Public supports system preservation, why not politicians?

More evidence that the public strongly supports system preservation comes from a survey performed for the Wisconsin Department of Transportation. When asked to rank the importance of a variety of potential priorities for WisDOT, preservation came out on top by a wide margin with 47.3 percent of respondents citing it as “extremely important.” A year earlier, a survey for Washington DOT found a similar result in that state.

Alternatives to the Public Funding and Operation of Colorado's Rest Areas (Colorado DOT, 2013)

As Colorado DOT continues to close rest areas due to tight budgets, it should look for alternatives to fund their operation and maintenance. These alternatives include small-scale strategies such selling tourism related items or lottery tickets, and a large-scale strategy that includes developing a commercialized rest area outside of the interstate right of way through a public-private partnership. In addition, CDOT could advocate for changes to federal law.

Alternatives to the Public Funding and Operation of Colorado's Rest Areas (Colorado DOT, 2013)

As Colorado DOT continues to close rest areas due to tight budgets, it should look for alternatives to fund their operation and maintenance. These alternatives include small-scale strategies such selling tourism related items or lottery tickets, and a large-scale strategy that includes developing a commercialized rest area outside of the interstate right of way through a public-private partnership. In addition, CDOT could advocate for changes to federal law.

Transit-Oriented Development in the States (NCLS, 2012)

This report from the National Conference of State Legislatures examines state legislative action to define transit-oriented evelopment, plan for and fund TOD, provide “last-mile” transportation solutions to get to and from a transit stop, and a number of other states strategies to encourage TOD.

Finding the middle – balancing public and private interests with P3s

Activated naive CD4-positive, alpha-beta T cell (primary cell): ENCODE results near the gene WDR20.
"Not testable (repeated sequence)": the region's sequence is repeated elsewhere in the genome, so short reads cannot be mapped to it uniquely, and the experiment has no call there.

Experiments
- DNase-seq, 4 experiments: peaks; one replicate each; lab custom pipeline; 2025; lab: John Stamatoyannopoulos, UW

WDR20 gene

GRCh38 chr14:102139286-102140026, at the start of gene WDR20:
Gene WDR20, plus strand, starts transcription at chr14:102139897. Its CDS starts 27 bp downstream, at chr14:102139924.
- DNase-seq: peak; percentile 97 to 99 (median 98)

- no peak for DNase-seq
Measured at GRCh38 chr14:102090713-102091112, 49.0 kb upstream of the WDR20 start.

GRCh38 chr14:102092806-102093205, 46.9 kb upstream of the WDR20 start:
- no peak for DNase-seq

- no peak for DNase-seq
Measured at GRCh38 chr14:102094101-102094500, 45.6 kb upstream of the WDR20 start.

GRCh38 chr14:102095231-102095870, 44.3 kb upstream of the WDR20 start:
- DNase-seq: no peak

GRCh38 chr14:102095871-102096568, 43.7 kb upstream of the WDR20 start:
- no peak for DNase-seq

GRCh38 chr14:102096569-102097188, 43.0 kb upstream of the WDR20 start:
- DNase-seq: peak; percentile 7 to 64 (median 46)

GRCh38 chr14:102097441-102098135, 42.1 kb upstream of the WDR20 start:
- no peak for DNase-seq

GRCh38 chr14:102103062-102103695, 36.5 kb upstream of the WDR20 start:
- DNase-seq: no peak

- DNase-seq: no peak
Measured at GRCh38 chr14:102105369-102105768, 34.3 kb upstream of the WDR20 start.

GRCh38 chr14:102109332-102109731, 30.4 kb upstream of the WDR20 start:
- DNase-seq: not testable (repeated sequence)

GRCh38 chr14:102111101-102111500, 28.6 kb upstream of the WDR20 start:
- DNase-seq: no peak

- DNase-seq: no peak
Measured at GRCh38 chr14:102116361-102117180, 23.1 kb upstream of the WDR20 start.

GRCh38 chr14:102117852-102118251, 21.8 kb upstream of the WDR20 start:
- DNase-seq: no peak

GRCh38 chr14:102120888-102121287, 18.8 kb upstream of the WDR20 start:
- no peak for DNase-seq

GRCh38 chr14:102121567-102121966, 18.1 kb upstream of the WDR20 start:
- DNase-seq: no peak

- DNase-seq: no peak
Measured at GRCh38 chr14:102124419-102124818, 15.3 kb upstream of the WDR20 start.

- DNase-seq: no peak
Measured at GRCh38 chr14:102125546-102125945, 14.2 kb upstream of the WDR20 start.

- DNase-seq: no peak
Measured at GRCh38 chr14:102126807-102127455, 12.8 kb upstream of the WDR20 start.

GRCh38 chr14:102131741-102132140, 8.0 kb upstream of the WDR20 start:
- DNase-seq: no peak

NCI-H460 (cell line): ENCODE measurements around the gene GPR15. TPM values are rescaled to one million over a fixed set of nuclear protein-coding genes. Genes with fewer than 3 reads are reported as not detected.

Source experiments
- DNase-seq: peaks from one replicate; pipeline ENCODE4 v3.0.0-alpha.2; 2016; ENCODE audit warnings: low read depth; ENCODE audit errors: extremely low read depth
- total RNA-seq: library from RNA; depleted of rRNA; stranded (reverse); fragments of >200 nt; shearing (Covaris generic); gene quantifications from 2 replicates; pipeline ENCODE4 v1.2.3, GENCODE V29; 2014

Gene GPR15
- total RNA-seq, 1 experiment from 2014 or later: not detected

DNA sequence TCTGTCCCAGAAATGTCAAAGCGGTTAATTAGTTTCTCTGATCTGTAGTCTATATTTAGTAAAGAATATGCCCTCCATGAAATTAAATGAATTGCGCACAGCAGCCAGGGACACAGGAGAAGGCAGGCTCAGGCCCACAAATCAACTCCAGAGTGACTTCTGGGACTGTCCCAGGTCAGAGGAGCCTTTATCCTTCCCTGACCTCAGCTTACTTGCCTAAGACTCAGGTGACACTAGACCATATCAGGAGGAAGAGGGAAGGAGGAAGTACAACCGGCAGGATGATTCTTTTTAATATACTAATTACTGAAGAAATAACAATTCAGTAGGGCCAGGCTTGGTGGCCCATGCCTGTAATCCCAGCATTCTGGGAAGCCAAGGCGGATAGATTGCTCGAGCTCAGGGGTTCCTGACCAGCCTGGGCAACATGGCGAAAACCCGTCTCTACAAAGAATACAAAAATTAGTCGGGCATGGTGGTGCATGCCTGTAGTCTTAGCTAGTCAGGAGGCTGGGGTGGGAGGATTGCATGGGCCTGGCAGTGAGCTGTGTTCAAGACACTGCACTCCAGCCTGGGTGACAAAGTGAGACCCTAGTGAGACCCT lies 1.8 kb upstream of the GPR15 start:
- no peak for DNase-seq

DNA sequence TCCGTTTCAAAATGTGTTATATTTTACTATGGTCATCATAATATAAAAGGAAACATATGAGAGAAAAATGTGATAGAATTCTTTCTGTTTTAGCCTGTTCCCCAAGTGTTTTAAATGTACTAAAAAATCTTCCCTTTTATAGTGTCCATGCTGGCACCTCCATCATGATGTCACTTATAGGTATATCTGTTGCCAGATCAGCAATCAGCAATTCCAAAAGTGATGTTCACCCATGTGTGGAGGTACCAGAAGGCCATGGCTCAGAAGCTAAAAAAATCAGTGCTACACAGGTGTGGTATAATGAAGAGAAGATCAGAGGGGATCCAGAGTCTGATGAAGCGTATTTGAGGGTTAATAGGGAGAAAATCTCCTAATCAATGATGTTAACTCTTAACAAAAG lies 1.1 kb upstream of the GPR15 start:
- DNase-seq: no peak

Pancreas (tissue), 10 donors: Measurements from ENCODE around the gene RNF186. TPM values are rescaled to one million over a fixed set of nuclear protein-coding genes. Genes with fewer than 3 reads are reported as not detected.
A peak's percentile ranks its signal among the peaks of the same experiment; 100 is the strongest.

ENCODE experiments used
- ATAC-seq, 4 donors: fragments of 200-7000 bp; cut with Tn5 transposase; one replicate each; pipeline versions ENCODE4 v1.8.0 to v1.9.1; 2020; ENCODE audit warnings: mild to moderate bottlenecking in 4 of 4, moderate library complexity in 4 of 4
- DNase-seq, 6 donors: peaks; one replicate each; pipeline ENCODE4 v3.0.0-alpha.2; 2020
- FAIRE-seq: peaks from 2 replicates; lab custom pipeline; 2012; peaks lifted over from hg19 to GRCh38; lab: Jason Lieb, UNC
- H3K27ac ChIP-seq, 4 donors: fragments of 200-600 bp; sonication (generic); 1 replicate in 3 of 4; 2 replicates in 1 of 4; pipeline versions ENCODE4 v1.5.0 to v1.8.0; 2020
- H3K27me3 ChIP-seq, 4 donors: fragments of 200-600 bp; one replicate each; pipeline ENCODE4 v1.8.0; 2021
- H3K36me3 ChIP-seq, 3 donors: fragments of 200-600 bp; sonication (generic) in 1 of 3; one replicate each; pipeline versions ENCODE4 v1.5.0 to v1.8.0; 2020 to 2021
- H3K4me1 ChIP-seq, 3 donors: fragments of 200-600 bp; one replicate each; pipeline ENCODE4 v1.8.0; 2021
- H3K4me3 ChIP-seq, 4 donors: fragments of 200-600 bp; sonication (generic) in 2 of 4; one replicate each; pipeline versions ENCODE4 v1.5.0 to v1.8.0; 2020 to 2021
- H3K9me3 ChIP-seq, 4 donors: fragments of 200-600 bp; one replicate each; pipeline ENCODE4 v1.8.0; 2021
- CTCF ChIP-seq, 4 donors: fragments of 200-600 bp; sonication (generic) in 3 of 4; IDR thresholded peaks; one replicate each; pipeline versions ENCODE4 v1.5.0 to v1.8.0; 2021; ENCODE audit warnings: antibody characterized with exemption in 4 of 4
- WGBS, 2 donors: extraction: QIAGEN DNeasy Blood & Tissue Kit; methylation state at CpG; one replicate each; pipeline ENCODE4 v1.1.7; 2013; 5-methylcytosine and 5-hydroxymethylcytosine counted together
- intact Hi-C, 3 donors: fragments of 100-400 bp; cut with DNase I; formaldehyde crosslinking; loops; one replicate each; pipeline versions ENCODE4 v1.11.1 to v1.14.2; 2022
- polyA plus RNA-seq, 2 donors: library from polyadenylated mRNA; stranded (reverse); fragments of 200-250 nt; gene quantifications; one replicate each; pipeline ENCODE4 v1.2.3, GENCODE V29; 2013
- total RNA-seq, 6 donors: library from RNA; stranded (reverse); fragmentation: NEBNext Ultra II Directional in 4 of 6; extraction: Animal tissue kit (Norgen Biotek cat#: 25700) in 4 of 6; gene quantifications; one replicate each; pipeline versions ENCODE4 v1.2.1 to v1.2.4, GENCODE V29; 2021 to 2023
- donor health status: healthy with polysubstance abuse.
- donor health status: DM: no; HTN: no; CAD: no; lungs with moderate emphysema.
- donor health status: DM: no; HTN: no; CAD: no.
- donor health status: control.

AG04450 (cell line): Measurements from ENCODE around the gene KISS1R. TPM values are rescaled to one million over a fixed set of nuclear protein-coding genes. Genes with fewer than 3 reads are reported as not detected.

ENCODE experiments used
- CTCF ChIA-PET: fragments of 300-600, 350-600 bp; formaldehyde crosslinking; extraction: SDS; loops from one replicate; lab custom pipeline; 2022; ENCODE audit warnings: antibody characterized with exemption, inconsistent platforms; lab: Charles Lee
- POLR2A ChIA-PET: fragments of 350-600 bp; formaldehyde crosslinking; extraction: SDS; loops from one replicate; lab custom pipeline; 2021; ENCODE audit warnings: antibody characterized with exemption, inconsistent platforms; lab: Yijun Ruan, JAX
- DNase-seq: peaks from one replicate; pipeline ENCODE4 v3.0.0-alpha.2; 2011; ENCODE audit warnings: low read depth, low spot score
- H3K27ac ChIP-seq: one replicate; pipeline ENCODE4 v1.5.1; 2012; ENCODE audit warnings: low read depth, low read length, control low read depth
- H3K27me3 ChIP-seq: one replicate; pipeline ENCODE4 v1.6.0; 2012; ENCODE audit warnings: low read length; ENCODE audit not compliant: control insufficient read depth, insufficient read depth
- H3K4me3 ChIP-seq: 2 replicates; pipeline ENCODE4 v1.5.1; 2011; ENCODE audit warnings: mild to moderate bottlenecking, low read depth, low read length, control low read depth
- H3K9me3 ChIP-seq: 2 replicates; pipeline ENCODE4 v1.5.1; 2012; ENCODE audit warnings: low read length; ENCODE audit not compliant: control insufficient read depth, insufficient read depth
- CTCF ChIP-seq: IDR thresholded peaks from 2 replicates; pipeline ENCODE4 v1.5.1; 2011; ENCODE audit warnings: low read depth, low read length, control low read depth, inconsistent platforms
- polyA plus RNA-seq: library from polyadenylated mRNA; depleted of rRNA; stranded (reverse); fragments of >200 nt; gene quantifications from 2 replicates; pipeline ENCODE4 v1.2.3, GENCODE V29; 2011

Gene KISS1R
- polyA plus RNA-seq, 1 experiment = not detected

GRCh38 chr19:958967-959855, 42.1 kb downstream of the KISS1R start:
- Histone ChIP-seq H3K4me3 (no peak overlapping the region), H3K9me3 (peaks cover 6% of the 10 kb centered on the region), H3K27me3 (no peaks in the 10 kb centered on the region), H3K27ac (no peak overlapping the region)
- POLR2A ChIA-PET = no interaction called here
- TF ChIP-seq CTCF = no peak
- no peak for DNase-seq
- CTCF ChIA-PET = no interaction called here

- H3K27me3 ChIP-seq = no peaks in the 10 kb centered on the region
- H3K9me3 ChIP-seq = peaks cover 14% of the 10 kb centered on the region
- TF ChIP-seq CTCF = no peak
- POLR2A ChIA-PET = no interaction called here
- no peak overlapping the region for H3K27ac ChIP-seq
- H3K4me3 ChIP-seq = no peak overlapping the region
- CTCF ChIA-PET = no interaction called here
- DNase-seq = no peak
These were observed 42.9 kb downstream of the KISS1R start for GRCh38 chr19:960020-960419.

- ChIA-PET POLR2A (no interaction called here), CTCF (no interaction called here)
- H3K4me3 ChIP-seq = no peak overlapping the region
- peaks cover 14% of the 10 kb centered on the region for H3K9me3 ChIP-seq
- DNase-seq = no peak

Many agencies have been slow to adopt a public private partnership model for transportation financing, which offers both funding opportunities and shortened timelines. One problem is that municipalities and states may not have the capacity to match the right private partner to the appropriate project and assess taxpayer impacts. Is it time to consider dedicated offices to handle P3s?

An environmentalist’s call to curb the federal role in transportation

In the post-Interstate-building era, questions about the role of the federal government in funding surface transportation have become more common. Most of these arguments have come from conservatives. A new call for eliminating the federal role comes from a different perspective, though—a green one.

Virginia governor proposes scrapping gas tax, raising sales tax to fund transportation

Most discussion of possible solutions to the problem of stagnant gas tax revenues has focused on increasing user fees in some way – e.g., by raising fuel taxes, adding tolls, and/or adding VMT-based fees. Virginia Governor Bob McDonnell’s proposal to eliminate the gas tax and pay for transportation with an increased sales tax, thereby abandoning the decades-old concept of funding transportation with user fees, seems to have united both the left and right in opposition.

Midsize Cities on the Move: A Look at the Next Generation of Rapid Bus, Bus Rapid Transit, and Streetcar Projects in the United States (Reconnecting America, 2012)

This study of next generation transit options in midsize cities – those between 50,000 and 250,000 – focuses in on the place that bus rapid transit and streetcars can play in improving the operations of transit systems that are usually based around buses. In a look at 14 cities, they look at best practices, funding strategies, and actual or projected outcomes.

SSTI Report on State and Local Transportation Revenue Sources (SSTI, 2013)

This SSTI report examines innovative, sustainable transportation funding models to assist decision-makers in identifying policies and practices to augment the current fuel tax revenue system. The report provides a broad account of these funding methods, where they have been implemented or proposed, and identifies state laws, policies, and practices that permit state DOTs and local governments to pursue a more sustainable funding model. The report, completed with the participation of North Carolina DOT, as well as Arizona, Illinois,Tennessee, Vermont, and Washington DOTs, suggests ways multiple revenue sources might be packaged to support and maintain transportation systems.